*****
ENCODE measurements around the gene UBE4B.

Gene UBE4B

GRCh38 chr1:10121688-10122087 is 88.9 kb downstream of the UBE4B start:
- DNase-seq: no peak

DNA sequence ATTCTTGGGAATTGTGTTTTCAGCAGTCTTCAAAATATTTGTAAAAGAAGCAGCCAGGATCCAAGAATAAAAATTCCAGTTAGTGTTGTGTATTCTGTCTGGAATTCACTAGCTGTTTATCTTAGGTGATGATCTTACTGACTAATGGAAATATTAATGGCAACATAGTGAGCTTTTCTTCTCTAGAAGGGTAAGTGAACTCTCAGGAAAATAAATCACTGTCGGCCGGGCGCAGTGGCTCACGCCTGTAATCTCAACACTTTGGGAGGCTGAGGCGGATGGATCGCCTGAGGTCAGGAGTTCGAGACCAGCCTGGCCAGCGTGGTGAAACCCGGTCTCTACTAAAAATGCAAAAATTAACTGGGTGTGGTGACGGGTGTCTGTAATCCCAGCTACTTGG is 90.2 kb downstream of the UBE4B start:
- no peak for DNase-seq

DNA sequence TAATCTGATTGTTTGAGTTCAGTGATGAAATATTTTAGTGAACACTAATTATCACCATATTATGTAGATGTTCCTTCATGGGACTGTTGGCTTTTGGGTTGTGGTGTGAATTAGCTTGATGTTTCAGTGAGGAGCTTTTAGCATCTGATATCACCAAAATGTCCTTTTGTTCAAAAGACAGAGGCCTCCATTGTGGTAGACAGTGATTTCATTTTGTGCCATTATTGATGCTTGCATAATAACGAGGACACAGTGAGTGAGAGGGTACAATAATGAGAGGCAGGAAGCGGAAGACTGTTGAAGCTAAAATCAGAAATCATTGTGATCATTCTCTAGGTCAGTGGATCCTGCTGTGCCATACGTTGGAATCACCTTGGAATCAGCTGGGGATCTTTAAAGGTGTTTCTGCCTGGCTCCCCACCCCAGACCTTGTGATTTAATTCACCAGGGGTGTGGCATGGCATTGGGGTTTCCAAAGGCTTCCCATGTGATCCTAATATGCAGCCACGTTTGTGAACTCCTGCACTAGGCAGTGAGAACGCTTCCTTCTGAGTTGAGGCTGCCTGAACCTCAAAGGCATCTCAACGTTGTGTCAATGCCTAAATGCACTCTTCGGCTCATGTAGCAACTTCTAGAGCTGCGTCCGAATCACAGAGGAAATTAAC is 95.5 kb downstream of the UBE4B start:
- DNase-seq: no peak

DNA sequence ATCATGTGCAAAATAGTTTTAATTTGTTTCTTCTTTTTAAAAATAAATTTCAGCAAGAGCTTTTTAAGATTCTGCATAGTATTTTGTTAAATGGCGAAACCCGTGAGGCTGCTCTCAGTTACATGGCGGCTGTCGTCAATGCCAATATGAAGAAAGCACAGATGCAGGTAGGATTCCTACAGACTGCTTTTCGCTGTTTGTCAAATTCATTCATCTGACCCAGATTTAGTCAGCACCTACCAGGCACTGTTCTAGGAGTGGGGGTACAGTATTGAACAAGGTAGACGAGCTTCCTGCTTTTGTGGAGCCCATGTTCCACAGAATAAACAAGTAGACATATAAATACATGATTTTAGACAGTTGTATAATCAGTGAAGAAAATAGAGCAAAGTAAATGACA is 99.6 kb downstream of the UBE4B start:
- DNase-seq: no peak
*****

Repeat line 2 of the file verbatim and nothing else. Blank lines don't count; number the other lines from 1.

Gene UBE4B